Building a rare Pontiac Catalina Royal Bobcat piece by piece
Hardcore car lovers know that some of the most interesting vehicles in the world are those singularly special machines that were produced in miniscule numbers yet became favorites of enthusiasts the world over. Among them are both multi-million-dollar exotics and some automobiles that might be had for a price that doesn’t quite reach the six-digit mark—if only they weren’t so darn scarce and hard to find.
In that latter group, one would have to include the Super Duty Pontiac Catalinas of the early ’60s. Those storied Ponchos were created in small numbers solely to pump some life into a dying brand. Championed by auto executive Bunkie Knudsen, ad guy Jim Wangers, and dealership owner Asa “Ace” Wilson, they were engineered and built to win races and generate support for the brand. Hero cars, they were small in number but big in performance.
Today, many die-hard Pontiac fans would love to have a Super Duty Catalina, if only they could find one. For close to half a century, Dennis Koss has been counted among those who covet just such a machine. But he wanted something even more desirable and considerably scarcer than a standard Super Duty Pontiac. He wanted a Royal Bobcat, the rarest of the rare high-performance Pontiacs. Much like the Yenko Camaros that would come later, the Bobcat Ponchos were factory built and then prepped at the dealership to be something truly wicked. The dealership, of course, was Ace Wilson’s Royal Pontiac in Royal Oak, Michigan.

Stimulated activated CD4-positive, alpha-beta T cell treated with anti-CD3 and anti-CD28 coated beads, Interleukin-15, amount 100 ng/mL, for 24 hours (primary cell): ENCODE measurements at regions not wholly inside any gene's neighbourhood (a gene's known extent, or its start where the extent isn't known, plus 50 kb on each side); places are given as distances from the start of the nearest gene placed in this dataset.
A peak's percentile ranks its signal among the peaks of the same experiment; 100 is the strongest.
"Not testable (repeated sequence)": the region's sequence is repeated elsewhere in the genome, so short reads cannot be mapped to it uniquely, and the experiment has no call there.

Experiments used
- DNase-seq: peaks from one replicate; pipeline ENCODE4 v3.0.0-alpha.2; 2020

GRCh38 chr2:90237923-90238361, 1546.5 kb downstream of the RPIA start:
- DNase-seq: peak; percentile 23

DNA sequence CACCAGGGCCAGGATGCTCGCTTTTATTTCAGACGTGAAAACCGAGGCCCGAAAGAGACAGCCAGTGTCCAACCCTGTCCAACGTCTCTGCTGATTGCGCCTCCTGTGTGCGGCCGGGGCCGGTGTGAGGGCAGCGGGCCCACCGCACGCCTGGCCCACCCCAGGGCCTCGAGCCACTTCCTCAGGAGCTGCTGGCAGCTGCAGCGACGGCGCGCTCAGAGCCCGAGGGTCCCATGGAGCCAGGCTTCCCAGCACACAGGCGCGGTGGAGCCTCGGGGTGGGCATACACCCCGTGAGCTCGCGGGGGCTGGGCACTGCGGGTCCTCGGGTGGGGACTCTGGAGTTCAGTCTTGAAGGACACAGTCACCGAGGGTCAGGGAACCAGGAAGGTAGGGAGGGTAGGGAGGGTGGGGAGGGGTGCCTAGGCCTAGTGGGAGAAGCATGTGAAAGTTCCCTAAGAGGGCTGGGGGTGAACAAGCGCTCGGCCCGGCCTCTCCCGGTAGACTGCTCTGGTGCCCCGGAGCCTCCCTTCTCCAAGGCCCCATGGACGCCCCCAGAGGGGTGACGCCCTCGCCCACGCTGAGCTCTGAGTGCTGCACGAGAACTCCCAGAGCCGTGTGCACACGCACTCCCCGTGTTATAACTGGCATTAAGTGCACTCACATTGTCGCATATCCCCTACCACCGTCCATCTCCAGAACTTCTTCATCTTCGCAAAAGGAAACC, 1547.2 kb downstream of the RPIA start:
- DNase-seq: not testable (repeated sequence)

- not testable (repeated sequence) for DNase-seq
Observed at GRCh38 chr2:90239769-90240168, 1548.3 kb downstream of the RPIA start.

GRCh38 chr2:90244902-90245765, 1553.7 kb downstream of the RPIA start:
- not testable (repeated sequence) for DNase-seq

As a well-paid 18-year-old helper on a beer truck, Koss had come close to owning just such a car in September 1962. Driven by automotive lust and blessed with a bank account that was quite healthy for a young man, he traveled to Royal Oak to put some dollars down on a Super Duty 1962 Pontiac Catalina. With the potent 405-horsepower 421-cu-in V-8 under the hood, the car was a powerhouse as equipped, but Koss wanted Royal to turn it into a monster machine. Upon delivery from the factory, the dealership mechanics would dig in and turn the already potent Catalina into a Royal Bobcat, a car that was said to generate close to 500 horsepower, all of which would be put to good use about a mile west of the Royal showroom in Woodward Avenue acceleration contests.
But there would be no Bobcat for Koss. By the time he had the cash in hand, the factory had stopped shipping ’62 Super Duty Catalinas, and although the ’63s were coming, it was the styling of the ’62 and the special Bobcat accessories Royal Pontiac offered only that year that had won Koss’s heart. He eventually settled for a Royal-modified ’63 Grand Prix with a four-speed transmission and 421 engine, but it wasn’t the car he had pined for.